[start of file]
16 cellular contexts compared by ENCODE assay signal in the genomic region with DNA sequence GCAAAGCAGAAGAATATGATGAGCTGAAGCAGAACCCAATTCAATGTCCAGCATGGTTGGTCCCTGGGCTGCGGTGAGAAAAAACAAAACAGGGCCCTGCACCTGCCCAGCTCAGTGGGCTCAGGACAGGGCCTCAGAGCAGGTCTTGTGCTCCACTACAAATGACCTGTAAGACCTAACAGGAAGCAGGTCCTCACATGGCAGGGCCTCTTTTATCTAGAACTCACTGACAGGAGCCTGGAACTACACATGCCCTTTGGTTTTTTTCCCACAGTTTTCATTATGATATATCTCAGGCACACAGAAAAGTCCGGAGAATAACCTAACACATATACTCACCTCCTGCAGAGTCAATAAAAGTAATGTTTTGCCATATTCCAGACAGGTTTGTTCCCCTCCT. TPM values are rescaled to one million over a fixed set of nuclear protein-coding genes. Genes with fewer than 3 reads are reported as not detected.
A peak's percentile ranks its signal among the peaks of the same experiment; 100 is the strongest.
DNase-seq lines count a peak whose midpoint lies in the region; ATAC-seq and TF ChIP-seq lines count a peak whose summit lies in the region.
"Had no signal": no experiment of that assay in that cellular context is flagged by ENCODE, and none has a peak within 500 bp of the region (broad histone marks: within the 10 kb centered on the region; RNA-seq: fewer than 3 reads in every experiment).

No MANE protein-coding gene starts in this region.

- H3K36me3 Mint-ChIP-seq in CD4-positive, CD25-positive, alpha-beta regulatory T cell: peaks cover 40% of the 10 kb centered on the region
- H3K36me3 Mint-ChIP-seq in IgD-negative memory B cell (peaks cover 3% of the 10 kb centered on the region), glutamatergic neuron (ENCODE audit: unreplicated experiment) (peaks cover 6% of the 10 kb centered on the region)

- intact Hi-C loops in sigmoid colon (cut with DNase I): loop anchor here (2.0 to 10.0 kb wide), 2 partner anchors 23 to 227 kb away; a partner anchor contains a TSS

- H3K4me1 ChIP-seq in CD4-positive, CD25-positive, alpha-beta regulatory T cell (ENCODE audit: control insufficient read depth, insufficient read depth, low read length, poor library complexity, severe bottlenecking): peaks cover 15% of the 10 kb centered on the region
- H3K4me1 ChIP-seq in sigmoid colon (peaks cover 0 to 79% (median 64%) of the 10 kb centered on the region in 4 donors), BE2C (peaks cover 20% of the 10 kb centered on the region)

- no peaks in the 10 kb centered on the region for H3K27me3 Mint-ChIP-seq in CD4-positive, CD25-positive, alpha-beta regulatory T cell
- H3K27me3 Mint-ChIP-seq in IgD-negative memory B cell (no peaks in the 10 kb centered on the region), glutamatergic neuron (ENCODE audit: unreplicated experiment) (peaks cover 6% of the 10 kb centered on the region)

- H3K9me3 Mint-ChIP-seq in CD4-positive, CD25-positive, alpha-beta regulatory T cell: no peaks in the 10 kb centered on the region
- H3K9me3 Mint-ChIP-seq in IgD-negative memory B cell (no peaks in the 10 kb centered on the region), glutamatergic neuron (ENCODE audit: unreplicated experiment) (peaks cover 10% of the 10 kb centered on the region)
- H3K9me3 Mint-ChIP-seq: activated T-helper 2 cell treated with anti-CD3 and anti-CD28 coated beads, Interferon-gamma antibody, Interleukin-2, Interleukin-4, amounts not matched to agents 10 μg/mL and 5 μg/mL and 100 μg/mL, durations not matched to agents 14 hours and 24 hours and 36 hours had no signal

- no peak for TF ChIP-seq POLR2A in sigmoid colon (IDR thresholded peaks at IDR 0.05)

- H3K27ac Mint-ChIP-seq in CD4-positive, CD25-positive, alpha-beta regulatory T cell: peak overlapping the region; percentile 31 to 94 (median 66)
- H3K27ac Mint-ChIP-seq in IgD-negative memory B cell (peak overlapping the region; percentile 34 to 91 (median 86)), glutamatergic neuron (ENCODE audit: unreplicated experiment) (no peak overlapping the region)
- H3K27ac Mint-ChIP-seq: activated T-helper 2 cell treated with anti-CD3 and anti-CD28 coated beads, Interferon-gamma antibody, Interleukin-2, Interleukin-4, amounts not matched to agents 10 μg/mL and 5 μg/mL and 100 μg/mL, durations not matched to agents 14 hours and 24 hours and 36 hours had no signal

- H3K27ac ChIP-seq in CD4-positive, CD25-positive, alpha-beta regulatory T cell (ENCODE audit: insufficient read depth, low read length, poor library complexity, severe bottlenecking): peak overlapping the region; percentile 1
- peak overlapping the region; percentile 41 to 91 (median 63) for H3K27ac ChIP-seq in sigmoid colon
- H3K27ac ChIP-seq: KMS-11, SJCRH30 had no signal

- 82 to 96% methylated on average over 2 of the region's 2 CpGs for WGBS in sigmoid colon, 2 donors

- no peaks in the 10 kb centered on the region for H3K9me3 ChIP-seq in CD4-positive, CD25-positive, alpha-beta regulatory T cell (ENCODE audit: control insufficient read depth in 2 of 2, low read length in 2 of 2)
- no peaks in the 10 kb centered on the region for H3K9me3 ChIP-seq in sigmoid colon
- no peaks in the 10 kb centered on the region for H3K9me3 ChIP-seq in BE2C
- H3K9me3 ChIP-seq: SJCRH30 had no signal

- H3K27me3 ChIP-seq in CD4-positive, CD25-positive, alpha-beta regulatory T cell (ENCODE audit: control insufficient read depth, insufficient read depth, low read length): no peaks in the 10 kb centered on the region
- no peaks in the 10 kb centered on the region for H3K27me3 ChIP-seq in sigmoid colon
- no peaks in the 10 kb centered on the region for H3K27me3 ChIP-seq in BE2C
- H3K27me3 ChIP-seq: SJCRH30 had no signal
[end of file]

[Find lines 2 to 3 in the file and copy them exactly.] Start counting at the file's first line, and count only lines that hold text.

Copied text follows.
A peak's percentile ranks its signal among the peaks of the same experiment; 100 is the strongest.
DNase-seq lines count a peak whose midpoint lies in the region; ATAC-seq and TF ChIP-seq lines count a peak whose summit lies in the region.